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EDITIONS
Monday, 9 September, 2002, 15:17 GMT 16:17 UK
Academies warning from head teachers
Classroom
Heads say city academies could adversely affect other schools
City academies - a new type of school about to come into service - could deprive neighbouring schools of more able pupils, say head teachers.


The problem with city academies is that they are state-funded independent schools

John Dunford, Secondary Heads Association

The Secondary Heads Association has warned that these flagship schools could put other local schools at an unfair disadvantage, drawing in more able pupils.

City academies, the first of which are to be opened this week, will receive start-up funds from private sponsors while the basic running costs are supported by the state.

They are intended to provide centres of educational excellence in deprived, urban areas - and will be allowed a greater degree of flexibility over the curriculum and timetable.

'Cuckoo in the nest'

But the union's general secretary, John Dunford, warned that the new schools could be "cuckoos in the nest", distorting the local education system.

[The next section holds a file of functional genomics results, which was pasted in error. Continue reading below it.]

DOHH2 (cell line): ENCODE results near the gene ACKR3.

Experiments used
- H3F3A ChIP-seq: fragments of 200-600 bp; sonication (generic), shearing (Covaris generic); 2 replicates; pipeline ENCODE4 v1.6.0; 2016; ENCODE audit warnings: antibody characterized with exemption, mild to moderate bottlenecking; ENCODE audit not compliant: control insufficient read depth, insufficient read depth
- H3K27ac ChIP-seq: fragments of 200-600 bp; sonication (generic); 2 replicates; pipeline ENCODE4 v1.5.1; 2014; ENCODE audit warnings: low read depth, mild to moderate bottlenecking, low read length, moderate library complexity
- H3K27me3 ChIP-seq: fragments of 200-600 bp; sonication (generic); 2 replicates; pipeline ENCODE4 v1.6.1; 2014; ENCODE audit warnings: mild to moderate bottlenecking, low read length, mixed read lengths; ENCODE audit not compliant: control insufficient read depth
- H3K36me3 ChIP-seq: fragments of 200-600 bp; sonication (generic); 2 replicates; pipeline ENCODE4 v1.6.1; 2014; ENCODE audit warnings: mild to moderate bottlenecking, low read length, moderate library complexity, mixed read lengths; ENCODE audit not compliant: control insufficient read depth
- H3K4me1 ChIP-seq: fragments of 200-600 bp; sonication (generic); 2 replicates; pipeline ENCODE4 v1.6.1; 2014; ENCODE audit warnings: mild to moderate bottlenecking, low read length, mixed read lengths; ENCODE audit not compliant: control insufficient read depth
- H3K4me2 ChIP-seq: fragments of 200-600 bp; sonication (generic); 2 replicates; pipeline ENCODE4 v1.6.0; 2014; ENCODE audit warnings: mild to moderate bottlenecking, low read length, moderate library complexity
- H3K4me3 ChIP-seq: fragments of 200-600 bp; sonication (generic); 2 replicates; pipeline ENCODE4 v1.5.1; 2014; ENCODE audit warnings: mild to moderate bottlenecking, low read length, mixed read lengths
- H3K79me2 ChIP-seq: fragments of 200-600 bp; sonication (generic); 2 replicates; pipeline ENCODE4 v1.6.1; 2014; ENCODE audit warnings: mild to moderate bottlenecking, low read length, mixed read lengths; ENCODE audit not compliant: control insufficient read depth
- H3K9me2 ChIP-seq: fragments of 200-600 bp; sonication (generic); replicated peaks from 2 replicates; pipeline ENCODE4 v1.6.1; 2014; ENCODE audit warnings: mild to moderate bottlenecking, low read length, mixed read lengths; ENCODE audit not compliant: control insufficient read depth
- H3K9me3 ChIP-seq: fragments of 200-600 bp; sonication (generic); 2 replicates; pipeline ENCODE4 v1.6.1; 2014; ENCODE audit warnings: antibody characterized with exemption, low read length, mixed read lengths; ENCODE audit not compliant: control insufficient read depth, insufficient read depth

"The problem with city academies is that they are state-funded independent schools," said Mr Dunford.

Although largely funded by taxpayers, the "whole constitution of the school is as an independent school", he said.

And he warned that this could mean city academies competing rather than collaborating with local schools.

City academies - the first of which will open in Middlesbrough and Bexley, south-east London - are intended to be state of the art, innovative schools.

'Diversity'

Private sponsors will provide a fifth of start-up costs, with the government hoping to involve local businesses and community organisations.

There are also plans for academies in Bradford, Bristol, Leeds, Manchester, Nottingham, Northampton, Sandwell, Liverpool and Walsall,

In London, there will be city academies in Barnet, Brent, Ealing, Hackney, Haringey, Hillingdon, Lambeth and Southwark.

The Department for Education said that the new type of school would be "sharing their facilities and expertise with other schools and the wider community, contributing to raising standards across the whole area.

"Diversity in school provision will help raise standards and aspirations for the whole community of schools across the board."

See also:

12 Oct 00 | Education
15 Mar 00 | Education
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